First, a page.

Another starting point for quickly dispersing the active agent in the hydrophilic mucosa, is the use of a solution with dissolving characteristics which are as small as possible for the active agent nitroglycerin. In this regard, it is necessary to take into consideration that the spray formulation solution or solution mixture desensitizes the active agent nitroglycerin sufficiently and also that the solution be technically easy to handle with respect to production requirement.
U.S. Pat. No. 3,155,574 describes a nitroglycerin spray formulation-for inhalation using a hydrophilic solution base containing the active agent nitroglycerin, 1,2-propanediol and ethanol free of water, but actual exemplified embodiments of the primary packaging means are missing. However, inhalation is rather detrimental to a patient during the occurrence of an angina attack since it is more difficult to carry out. More desirable are nitroglycerin-containing sprays in which the active agent is sufficiently absorbed through the oral mucosa, so that inhalation of the active agent is not necessary.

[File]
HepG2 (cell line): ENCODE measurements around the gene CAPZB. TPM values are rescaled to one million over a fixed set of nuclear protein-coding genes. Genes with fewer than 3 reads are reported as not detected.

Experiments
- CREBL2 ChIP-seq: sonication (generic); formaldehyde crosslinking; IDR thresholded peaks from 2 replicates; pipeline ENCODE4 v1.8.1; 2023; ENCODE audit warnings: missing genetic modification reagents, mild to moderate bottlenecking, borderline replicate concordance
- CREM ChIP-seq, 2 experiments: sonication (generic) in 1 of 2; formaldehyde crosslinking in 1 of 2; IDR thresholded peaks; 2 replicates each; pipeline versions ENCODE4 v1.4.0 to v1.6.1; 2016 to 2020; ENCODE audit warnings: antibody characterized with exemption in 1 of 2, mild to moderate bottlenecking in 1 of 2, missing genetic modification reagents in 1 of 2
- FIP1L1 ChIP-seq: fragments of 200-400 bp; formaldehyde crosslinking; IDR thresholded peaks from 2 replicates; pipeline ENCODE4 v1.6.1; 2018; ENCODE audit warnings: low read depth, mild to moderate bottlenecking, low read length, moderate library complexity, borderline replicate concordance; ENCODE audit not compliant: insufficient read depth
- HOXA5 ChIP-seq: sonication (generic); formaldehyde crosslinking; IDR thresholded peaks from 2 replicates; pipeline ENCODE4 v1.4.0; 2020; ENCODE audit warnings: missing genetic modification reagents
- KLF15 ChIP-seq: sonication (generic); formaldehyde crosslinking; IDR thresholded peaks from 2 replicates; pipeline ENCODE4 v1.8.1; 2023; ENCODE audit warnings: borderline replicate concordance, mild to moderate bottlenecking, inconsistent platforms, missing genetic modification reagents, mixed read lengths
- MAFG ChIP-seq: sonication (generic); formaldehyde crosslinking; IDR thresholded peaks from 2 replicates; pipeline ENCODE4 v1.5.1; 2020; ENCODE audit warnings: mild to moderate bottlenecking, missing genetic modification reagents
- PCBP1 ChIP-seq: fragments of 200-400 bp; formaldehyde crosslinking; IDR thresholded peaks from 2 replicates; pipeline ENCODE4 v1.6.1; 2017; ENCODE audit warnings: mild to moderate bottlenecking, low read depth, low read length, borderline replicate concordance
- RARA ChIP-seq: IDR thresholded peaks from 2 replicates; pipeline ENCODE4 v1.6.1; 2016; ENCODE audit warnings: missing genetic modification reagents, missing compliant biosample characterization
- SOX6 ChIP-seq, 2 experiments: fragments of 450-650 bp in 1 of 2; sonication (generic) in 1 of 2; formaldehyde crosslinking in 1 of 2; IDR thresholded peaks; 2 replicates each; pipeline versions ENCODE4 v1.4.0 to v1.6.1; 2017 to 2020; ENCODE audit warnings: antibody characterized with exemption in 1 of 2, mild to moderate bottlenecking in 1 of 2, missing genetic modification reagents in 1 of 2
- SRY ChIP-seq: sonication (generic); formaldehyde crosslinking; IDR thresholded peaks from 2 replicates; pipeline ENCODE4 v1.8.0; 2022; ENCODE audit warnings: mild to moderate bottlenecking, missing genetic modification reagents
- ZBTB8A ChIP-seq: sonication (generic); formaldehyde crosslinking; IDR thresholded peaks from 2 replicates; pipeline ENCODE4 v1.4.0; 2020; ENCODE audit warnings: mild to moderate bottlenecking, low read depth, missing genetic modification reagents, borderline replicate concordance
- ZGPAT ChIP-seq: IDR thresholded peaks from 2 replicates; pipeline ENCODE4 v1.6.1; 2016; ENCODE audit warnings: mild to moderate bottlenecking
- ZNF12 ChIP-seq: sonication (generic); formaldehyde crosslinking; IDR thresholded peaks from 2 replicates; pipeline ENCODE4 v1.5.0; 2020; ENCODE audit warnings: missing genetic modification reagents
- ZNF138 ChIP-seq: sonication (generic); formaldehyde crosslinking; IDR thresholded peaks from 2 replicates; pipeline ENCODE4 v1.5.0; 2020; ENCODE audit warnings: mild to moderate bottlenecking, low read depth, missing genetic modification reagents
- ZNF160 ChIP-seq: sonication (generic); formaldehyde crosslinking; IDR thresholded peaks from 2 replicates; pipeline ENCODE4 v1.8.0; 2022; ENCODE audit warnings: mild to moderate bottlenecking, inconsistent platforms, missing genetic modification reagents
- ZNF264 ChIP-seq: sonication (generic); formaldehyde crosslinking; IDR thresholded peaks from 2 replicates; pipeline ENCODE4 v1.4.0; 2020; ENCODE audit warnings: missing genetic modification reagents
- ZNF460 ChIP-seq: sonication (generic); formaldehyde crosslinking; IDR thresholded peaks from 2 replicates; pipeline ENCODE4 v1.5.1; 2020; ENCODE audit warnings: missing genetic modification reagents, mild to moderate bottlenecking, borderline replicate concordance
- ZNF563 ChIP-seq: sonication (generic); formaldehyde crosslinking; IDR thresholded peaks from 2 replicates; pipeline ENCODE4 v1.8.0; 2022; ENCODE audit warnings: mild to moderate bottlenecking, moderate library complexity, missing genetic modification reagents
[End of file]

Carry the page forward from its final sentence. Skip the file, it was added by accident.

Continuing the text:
Investigations by H. Laufen et al, reported in Therapy Week, 34, 963-970 (1984) indicated that when a hydrophilic formulation, as compared to nitroglycerin-containing sprays using a lipophilic base, is used the amount of the active agent in the blood, as well as the amount of the absorbed substance, is faster and greater than when a lipophilic base is used. The authors report use of a pump spray for dosing the solution. We know from general experience that pump sprays presently do not meet the requirements for administering pharmaceutical agents so that the formulation or composition of Laufen et al having the described therapeutically beneficial effect cannot be converted into a useful pharmaceutical agent.